The full content of Annals is available to subscribers

Subscribe/Learn More  >
Diagnosis and Treatment |

Ambulatory Holter Electrocardiography: Choice of Technologies and Clinical Uses

[+] Article, Author, and Disclosure Information

▸Requests for reprints should be addressed to Joel Morganroth, M.D.; Likoff Cardiovascular Institute, Hahnemann University Hospital, Broad & Vine Streets; Philadelphia, PA 19102-1192.

Philadelphia, Pennsylvania

© 1985 American College of PhysiciansAmerican College of Physicians

Ann Intern Med. 1985;102(1):73-81. doi:10.7326/0003-4819-102-1-73
Text Size: A A A

Rapid growth in the use and complexity of Holter monitoring technologies has resulted in the diverse recorders and analysis devices that are compared in this review. Holter recording modes include continuous recording, which makes all electrocardiographic (ECG) data available for analysis; patient-activated recording, which is useful for capturing infrequent symptomatic arrhythmias; and event recording, which provides data on ECG events detected by the recorder, but whose reliability is limited. Various sophisticated, computer-based analysis systems exist, with varying prices and degrees of accuracy and reliability. Quantitative data are essential in the use of Holter monitoring to define the response of ventricular arrhythmias to therapeutic interventions, but the physician must be wary of quantitative data unless a quality-control program has been established and validated. Although Holter monitoring is safe, problems in recording and in differentiating artifacts from true cardiac rhythm disturbances may result in false clinical diagnoses unless these problems are recognized.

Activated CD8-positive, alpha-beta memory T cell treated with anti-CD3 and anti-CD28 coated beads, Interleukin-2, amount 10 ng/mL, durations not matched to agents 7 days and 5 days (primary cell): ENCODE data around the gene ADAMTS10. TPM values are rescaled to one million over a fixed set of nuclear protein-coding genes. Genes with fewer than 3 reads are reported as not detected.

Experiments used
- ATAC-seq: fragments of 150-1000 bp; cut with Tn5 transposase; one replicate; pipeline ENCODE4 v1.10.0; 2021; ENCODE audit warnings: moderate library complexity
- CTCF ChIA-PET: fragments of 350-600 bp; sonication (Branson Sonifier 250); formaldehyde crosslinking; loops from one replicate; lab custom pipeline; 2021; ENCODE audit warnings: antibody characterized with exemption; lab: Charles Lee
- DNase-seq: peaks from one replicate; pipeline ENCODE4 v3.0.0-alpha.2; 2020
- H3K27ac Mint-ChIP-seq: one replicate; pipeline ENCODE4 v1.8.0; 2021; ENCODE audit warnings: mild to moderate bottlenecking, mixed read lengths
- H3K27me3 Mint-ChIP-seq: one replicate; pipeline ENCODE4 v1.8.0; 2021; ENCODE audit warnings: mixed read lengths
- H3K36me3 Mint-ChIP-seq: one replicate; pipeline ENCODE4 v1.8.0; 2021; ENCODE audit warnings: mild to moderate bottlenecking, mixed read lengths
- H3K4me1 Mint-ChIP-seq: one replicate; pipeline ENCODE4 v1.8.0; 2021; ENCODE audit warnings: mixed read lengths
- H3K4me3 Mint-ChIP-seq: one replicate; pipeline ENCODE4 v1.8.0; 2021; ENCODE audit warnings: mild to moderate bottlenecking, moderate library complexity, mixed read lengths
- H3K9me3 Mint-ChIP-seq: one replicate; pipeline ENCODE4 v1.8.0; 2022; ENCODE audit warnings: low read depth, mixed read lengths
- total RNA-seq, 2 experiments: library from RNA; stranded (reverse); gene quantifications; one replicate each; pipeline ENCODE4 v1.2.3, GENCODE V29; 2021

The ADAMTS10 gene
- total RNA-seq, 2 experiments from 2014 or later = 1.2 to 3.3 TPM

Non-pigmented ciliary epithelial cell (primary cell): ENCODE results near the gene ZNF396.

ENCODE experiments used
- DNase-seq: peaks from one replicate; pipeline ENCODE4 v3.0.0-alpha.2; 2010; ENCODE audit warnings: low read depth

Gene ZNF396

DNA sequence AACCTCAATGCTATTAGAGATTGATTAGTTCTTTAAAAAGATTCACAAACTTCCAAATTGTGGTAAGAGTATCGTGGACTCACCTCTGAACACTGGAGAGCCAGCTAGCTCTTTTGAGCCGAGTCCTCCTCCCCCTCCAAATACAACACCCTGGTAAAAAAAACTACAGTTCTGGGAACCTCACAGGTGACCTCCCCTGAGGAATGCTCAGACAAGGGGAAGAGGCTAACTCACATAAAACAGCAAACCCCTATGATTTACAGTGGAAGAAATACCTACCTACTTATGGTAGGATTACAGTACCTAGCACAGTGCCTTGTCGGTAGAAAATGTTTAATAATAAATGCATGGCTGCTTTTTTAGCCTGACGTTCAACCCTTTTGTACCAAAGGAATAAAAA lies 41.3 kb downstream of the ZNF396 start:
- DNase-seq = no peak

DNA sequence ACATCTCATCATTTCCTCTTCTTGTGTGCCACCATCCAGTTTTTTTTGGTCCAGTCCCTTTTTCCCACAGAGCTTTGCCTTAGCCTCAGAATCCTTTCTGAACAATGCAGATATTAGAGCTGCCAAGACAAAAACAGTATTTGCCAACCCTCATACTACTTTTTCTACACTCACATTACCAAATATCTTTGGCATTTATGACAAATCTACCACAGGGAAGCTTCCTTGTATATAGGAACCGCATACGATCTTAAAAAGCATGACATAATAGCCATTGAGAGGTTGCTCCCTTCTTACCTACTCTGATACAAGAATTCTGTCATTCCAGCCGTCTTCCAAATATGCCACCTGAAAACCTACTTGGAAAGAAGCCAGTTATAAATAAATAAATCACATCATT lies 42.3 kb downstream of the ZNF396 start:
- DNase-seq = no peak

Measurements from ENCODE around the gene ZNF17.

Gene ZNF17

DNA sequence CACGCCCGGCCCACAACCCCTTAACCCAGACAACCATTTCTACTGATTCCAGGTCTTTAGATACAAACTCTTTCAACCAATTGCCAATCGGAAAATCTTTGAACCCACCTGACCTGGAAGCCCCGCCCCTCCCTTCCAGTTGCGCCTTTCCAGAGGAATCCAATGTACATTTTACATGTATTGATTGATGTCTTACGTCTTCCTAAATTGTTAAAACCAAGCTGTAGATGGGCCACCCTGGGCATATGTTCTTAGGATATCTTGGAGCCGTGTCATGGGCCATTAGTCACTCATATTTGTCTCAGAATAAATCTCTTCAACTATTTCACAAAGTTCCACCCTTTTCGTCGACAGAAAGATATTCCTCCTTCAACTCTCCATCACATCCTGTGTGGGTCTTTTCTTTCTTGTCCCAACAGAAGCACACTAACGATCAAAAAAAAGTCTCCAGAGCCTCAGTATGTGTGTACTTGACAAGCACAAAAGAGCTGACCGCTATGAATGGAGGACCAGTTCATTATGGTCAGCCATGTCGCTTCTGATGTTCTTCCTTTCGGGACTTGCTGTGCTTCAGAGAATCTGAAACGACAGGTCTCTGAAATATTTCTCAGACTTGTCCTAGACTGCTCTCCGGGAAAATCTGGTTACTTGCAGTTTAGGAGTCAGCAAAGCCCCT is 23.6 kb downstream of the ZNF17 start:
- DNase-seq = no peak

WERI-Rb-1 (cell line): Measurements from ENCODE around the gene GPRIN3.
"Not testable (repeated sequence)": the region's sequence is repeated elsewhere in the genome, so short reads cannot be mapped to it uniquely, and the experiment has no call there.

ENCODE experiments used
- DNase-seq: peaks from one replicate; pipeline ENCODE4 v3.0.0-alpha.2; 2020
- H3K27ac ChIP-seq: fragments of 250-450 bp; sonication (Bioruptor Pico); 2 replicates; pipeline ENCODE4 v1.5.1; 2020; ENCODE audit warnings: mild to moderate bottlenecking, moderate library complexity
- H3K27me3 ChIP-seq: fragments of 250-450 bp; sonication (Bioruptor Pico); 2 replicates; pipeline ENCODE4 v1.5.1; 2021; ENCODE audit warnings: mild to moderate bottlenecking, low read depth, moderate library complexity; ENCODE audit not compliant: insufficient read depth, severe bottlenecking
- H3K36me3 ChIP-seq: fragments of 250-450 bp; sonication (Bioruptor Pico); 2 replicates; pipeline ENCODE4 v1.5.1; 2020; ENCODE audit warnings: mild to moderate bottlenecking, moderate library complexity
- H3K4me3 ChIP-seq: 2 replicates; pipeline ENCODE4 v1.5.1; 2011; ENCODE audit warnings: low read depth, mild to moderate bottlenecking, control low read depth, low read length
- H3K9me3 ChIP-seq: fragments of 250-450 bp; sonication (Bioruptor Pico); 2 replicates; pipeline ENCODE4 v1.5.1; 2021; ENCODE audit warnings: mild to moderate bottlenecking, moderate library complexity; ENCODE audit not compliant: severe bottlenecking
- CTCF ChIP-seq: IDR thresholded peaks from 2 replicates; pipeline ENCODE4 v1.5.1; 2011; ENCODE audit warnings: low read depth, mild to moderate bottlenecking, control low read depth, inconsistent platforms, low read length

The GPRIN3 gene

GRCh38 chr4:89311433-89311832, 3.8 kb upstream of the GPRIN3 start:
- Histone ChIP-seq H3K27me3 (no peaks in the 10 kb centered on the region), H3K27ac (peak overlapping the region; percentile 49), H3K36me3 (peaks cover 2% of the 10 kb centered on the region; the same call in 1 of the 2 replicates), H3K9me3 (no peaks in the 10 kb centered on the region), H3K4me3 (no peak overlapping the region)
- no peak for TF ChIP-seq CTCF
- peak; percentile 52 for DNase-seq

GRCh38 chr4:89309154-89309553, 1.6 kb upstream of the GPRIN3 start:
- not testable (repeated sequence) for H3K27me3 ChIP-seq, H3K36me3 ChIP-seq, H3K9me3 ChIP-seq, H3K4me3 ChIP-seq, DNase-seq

Citing articles are presented as examples only. In non-demo SCM6 implementation, integration with CrossRef’s "Cited By" API will populate this tab (http://www.crossref.org/citedby.html).


Submit a Comment/Letter
Submit a Comment/Letter

Summary for Patients

Clinical Slide Sets

Terms of Use

The In the Clinic® slide sets are owned and copyrighted by the American College of Physicians (ACP). All text, graphics, trademarks, and other intellectual property incorporated into the slide sets remain the sole and exclusive property of the ACP. The slide sets may be used only by the person who downloads or purchases them and only for the purpose of presenting them during not-for-profit educational activities. Users may incorporate the entire slide set or selected individual slides into their own teaching presentations but may not alter the content of the slides in any way or remove the ACP copyright notice. Users may make print copies for use as hand-outs for the audience the user is personally addressing but may not otherwise reproduce or distribute the slides by any means or media, including but not limited to sending them as e-mail attachments, posting them on Internet or Intranet sites, publishing them in meeting proceedings, or making them available for sale or distribution in any unauthorized form, without the express written permission of the ACP. Unauthorized use of the In the Clinic slide sets will constitute copyright infringement.


Buy Now for $42.00

to gain full access to the content and tools.

Want to Subscribe?

Learn more about subscription options

Related Articles
Topic Collections
PubMed Articles
Forgot your password?
Enter your username and email address. We'll send you a reminder to the email address on record.